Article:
After becoming a successful Policeman, I became a Father of twins. It was awesome, my outlook on life was looking good. I had a good job, no real problems and added a new favorite title to my name, Daddy. My joy was tested immediately, and my daughter was rushed to the Neonatal Intensive Care Unit right after birth. I remember feeling torn, between where to spend my time in the hospital. My son was doing well, and it was truly happy moments when I was with him. Then I'd leave him and go to my daughter, who I couldn't touch, couldn't help, as I watched her fight to survive being thrown into this world prematurely. I felt an overwhelming feeling of helplessness sitting next to her while staring at her in a glass box. I closed my eyes to pray for her, and I was in the desert again. People were screaming, soldiers were wounded, I was alone, helpless. I opened my eyes and stood up, started sweating profusely and left the NICU. I got so light headed I sat on a bench in front of the elevator, and cried uncontrollably. At that moment, I knew something inside was wrong, how could I be thinking of war while my child was clinging to life? The feeling hopelessness and imminent death transported me right out of that hospital to a familiar place I've felt before. I couldn't stay broken on that bench, my twins needed me. Once again, I sucked it up and ignored it all to press on and stay focused.

Triggers, Triggers, Triggers

Years after being exposed to certain situations is when I found out what triggered my PTSD. The NICU served as the first experience for me. My daughter made a full recovery and was released 14 days after she was born. I told myself I was in the clear, she was good to go and I'd never feel that way again, meaning I'd never experience being transported back to a negative time again. I followed the hospitals directions to the letter. Got the twins to their follow up appointment, and the clearance to give them regular baths. I felt good, like Daddy got it all together. I bought an infant tub, filled it with water, and put my son in first. As the water covered him up to his belly, my eyes became fixated on his little tummy. Again, like in the NICU, I had left where my child's side and was back in Indonesia pulling children out of the ocean after a massive earthquake and tsunami devastated the country. I let go and stepped back from the tub, as my son cried from my abrupt retreat. I quickly pulled him out of the tub, hugging him tightly and breaking down to tears. I settled for giving him a sponge bath, his sister the same, and kept the issue to myself. I started having dreams that were identical memories of that cursed Humanitarian Mission to Indonesia, Thailand, and Sri Lanka. The vast majority of bodies we pulled from the waters in those regions were children, many infants, no bigger than my twins. Occasionally those kids were replaced with my kids being pulled by out of the water in my dreams. I became angry with myself for not being able to control the thoughts and dreams I was having. It was apparent I had an intense fear of losing my kids in the ways I've seen all those people lose their lives for one of the worse natural disasters in recent history. I began avoiding giving the children baths at all costs, afraid to trigger more of the same. I suppressed those too, detaching myself from emotions that caused me to feel inadequate as a father. The consequences of that decision reached much further than just within myself. I became detached from anything that made me emotionally vulnerable, setting my personal life on a path of destruction. The cost was great, I had lost the respect from family members, caused irreconcilable damage to my marriage, was described as "cold" by those closest to me, and often times did not recognize myself. Again I was alone, only this time not in my head or in flashbacks caused by triggers. The damage I buried deep within myself had wreaked havoc in my life.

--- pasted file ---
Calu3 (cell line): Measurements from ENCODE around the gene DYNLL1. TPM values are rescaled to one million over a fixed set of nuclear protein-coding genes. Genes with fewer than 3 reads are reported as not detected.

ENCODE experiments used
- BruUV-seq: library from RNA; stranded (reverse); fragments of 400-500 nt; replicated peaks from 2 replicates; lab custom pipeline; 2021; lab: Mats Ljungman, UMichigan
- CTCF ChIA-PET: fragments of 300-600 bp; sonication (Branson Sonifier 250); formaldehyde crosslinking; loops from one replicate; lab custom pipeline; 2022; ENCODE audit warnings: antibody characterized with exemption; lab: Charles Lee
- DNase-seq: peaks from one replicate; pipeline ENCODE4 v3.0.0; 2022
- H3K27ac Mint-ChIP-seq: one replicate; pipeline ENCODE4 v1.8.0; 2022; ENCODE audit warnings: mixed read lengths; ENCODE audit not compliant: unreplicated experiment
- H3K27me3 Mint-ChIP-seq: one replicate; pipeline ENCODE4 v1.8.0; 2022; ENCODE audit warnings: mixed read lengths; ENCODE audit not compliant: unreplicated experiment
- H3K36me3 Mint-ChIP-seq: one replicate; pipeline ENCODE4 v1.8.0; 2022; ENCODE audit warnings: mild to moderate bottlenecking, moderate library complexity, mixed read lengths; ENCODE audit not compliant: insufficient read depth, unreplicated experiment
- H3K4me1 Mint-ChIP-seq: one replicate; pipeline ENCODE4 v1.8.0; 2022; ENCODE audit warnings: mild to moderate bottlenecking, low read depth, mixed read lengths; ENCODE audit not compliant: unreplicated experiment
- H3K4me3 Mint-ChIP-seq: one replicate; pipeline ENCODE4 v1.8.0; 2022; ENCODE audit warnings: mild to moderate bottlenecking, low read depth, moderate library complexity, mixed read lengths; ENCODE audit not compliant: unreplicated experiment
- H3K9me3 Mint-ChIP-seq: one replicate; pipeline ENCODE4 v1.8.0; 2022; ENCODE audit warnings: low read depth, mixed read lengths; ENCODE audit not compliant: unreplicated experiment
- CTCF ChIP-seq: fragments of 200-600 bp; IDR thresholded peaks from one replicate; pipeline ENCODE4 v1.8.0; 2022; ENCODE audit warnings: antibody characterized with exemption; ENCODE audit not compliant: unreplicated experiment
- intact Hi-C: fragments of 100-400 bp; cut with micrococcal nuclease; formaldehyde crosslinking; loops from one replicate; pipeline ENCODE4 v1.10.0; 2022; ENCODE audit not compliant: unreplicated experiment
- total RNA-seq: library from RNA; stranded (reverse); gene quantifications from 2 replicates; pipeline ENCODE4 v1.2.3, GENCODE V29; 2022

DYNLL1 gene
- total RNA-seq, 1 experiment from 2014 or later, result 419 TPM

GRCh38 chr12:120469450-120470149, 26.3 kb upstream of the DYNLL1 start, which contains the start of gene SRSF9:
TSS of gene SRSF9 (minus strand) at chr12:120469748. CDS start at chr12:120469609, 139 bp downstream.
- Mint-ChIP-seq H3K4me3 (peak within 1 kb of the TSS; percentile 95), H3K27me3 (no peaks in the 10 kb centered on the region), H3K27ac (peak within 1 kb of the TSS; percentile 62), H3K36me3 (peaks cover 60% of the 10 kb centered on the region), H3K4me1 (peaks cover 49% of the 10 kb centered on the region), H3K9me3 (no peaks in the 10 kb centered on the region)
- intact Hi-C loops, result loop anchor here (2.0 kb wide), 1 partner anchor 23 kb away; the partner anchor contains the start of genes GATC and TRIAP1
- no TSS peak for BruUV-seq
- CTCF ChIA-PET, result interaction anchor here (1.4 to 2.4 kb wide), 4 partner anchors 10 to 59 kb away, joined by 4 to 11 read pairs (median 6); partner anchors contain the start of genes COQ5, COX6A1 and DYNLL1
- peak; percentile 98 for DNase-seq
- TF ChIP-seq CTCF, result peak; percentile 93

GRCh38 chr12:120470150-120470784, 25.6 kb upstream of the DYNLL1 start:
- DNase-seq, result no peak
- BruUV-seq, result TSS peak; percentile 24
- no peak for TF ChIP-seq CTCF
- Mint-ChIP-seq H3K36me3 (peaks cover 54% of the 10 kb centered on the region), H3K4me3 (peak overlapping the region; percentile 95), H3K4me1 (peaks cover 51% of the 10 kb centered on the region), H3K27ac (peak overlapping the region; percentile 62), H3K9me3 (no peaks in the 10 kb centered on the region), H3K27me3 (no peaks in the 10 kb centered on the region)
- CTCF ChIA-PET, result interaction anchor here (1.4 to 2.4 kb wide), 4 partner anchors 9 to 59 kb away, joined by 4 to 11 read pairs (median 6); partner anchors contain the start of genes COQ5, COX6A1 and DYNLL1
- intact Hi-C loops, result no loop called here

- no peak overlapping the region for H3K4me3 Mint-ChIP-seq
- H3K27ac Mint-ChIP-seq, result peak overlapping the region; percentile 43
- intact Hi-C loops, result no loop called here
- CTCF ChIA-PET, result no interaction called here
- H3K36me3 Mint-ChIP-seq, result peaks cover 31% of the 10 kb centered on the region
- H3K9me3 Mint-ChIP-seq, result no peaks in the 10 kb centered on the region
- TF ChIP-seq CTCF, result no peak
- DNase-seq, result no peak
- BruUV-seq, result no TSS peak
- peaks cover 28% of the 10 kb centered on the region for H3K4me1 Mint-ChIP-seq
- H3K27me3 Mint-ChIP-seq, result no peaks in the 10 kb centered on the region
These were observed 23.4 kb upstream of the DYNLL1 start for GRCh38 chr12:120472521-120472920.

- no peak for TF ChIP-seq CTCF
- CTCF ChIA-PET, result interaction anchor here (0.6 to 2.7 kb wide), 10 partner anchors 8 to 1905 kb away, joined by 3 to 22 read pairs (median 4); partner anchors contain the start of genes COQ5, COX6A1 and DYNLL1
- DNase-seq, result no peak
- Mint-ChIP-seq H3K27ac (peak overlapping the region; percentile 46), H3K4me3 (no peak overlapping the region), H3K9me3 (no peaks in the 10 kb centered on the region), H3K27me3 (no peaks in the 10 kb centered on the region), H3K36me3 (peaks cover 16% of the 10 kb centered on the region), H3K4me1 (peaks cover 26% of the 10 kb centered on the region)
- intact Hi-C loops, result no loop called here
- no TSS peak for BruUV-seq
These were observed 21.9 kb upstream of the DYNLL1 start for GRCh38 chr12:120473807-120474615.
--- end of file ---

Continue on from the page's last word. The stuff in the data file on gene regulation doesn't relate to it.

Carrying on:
I coped with my conditions as best I could on my own. I found some relief in the gym, making myself so tired there was no chance of being angry. I coached high school wrestling, which helped me feel better about myself. At home I kept my mind busy, doing puzzles, artwork, even learned how to tattoo, keeping negative thoughts at bay. Work remained the same, I was moving up and viewed as a strong individual, still capable of blocking out a lot to get the job done. Even with all I had going on, the dreams became more frequent. Sleep patterns thrown off to avoid dreaming. I did more research into PTSD, to no avail. I knew I had triggers, and avoided them, but I did not understand how or why it was happening to me. I began speaking to other veterans, opening up in bits and pieces of my story. I quickly found out there are many like me. Veterans who have not realized the effects of their own PTSD up until 20 years later. Some who have had a good life after service, until a trigger sets things into motion. Some it was sounds, others it was movies, smells, some induced by drinking or drug use, others drank to forget. Of all the different stories, we all had one thing in common by the time we shared our stories with each other. We didn't understand our conditions, or why the effects were delayed, we didn't know about all of our triggers, but we all needed to accept that it was not our place to understand, but it was our job to seek help. With the support of other veterans I was able to accept I was damaged in serving my country, and I needed to swallow my pride, face these issues with professional help to start the road to recovery. I was reluctant still, but began seeking help with the Department of Veteran's Affairs. Through treatment I realized there were many soldiers like me, who thought reporting issues or seeking help was a sign of weakness. I discovered that like me, many veterans do not report things in fear of how society will view them afterward. It took nearly 14 years for me to seek help. I still don't fully understand PTSD, but I do understand it is a real condition, not bound by time or limited by success, and I will no longer feel ashamed of suffering from events I've lived through in the service of our nation. I'd encourage veterans who have noticed a shift in personality or who has discovered a trigger, to seek help. There are others like you, you are not alone, it is not a weakness to feel what you feel, and help is available for you.